I'm partial to DONA, you can go to the website www.dona.org and start the process by looking at the reading list and start reading! Many of the books on the list are only a few dollars or less used on Amazon.

Good luck.

Dew
post #10 of 13
Thanks for asking this...


And WOW dewi--that's some great info!
post #11 of 13
Quote:
Originally Posted by jennybean0722 View Post
I am thinking about becoming a pp doula. I am really drawn to mothering the mother and giving her time with her baby (or not if she wants) so I can do some things around the house for her.

Trouble is, it is hard to find convienient training. Is there anything online? Most of the conferences are really far away from me and not cost effective I think. I am in Louisiana.

What do like best about being a pp doula? Least? Are you also a doula? For now I am only thinking of being a pp doula, but honestly, I just don't know if I could work in a hospital setting also. It would be too upsetting for me. But I could change my mind tomorrow!
I haven't read the other responses yet but there is a DONA training in NOLA in September. Here is the info:
US - Louisiana, New Orleans

Workshop Type:
Postpartum Doula Workshop

Trainers:
Debbie Young

Dates:
September 27, 2008

September 28, 2008

September 29, 2008

Contact:
Debbie Young 563-370-4360 or 866-941-5222
Debbie@BabyMatters.org


What I like best is being able to nurture new parents, help them find their way. I also love babies
What I find most challenging is working with people who I completely disagree with their parenting techniques but b/c I am a doula I still support them. That is very very hard. I do set some limits of course. I could never work for a family that used physical punishment of did CIO but even other issues are hard for me like circ, formula feeding, tons of vaxes,etc.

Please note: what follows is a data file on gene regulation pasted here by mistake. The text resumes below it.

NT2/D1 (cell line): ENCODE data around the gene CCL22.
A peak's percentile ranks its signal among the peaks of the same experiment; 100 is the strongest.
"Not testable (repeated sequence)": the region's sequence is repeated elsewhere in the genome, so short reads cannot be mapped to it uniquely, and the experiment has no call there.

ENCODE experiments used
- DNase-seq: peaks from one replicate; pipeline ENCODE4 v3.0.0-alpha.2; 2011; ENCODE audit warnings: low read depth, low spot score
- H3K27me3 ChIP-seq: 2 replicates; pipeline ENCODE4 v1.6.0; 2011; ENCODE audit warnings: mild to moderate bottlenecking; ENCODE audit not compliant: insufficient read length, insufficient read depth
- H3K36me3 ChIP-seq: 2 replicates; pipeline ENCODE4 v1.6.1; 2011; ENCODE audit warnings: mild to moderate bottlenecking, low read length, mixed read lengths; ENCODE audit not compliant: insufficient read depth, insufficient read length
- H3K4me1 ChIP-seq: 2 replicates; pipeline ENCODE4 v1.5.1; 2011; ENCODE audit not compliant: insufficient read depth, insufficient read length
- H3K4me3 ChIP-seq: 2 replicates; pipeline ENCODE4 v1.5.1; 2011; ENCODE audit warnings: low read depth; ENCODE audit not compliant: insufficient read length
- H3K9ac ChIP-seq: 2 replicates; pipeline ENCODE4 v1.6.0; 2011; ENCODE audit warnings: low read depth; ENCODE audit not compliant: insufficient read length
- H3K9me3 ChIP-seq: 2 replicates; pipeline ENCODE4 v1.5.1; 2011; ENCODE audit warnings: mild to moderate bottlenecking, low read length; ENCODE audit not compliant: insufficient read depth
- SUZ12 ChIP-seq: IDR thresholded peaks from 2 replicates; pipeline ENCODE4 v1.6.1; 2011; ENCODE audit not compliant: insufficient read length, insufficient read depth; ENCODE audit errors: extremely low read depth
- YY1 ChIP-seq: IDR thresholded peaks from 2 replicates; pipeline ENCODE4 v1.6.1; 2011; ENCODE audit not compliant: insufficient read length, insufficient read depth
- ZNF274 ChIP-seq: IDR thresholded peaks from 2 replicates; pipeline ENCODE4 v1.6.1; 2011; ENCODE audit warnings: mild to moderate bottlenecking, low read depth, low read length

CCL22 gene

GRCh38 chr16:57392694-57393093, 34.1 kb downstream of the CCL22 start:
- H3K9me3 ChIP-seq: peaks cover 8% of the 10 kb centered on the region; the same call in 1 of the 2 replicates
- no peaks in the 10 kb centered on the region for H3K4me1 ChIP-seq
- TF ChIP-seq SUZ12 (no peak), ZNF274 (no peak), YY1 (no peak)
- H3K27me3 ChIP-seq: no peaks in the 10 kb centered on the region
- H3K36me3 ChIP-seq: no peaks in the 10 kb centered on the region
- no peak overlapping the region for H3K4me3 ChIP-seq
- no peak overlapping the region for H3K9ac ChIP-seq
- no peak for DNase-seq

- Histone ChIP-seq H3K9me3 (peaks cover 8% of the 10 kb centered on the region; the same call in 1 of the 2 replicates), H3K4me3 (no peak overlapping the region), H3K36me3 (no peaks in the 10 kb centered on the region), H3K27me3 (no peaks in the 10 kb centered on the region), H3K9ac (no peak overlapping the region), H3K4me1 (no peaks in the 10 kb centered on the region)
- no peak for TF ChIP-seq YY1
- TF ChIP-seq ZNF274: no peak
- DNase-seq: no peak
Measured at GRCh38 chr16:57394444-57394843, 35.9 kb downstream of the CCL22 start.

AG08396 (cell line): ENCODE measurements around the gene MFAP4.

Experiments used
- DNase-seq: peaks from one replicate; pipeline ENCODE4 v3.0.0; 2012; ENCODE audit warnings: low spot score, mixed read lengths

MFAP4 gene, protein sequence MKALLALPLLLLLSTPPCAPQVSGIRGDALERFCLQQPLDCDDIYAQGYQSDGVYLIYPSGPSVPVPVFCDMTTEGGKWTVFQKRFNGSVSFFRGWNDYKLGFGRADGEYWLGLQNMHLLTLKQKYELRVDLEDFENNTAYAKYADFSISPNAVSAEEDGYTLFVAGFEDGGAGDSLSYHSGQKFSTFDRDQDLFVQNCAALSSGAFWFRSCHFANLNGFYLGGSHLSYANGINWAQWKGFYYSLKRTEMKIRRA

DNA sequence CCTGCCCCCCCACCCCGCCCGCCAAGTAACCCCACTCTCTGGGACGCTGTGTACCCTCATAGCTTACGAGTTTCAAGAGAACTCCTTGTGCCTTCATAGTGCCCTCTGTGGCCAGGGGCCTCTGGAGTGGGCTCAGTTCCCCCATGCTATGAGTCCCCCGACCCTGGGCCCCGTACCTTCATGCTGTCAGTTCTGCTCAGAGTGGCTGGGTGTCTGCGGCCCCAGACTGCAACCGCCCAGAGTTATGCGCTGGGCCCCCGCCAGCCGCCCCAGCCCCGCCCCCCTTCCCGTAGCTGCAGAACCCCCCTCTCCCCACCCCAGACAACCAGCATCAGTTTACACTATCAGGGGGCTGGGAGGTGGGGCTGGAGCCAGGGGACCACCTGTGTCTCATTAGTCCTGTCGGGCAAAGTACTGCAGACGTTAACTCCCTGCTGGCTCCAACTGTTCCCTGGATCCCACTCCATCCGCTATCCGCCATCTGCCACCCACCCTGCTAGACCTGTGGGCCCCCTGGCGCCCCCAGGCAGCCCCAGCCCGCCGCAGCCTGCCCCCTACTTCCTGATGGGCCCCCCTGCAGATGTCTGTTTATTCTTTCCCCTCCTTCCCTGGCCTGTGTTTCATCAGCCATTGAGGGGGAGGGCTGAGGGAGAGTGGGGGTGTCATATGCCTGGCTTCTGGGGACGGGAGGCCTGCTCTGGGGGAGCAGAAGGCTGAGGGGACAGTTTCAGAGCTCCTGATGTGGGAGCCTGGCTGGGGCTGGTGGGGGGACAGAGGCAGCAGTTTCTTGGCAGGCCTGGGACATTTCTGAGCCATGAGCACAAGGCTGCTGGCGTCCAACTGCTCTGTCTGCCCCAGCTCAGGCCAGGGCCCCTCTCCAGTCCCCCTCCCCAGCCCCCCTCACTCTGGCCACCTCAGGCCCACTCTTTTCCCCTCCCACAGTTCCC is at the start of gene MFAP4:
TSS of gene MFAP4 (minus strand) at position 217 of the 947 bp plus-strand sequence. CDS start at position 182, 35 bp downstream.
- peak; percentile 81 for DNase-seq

I do love my job very very much and can't imagine doing anything else. I do not do birth work, no desire.
post #12 of 13
Quote:
Originally Posted by jennybean0722 View Post
Do y'all think there is a downside to only being a pp doula? Do you think clients expect you to be both?

Also, if you are a pp doula, how did you know there would be a market for your services?
I created a market in my community, I live in the middle of nowhere. I spent 6 months introducing the words postpartum doula to the area that I live and now I book up months in advance.
post #13 of 13
I also have been a postpartum doula longer than there was certification.
I first became a childbirth educator through ALACE, which at the time was called Informed Homebirth! and did their labor doula training as well. I started doing pp in the early 90's as my kids were small and it was difficult to go to births. it seemed to work into our schedule better.
I have always been a nurturing person, love babies and also love to cook. I bf both my kids. I know this is controversal, but i really believe that you need to be a mother yourself to be a pp doula. I think it gives you the sensitivity to understand what the new mom is going through and help her to transition into her new role.
I recently did a lactation training through CAPPA, as i wanted to get more up to date information about breastfeeding, which I find that I do so much bf support, way more then when i first started. women seem to need more help, especially women that had medicated births.
I am not certified, and i dont think its necessary if you want to start working. if it gives you more confidence to be certified then go for it.
no one has ever asked me if i was certified.
network with other doulas in your area, especially the very busy labor support doulas, and childbirth educators. I am starting to get referals from the lacatation consultants at a local hospital.
good luck on your path!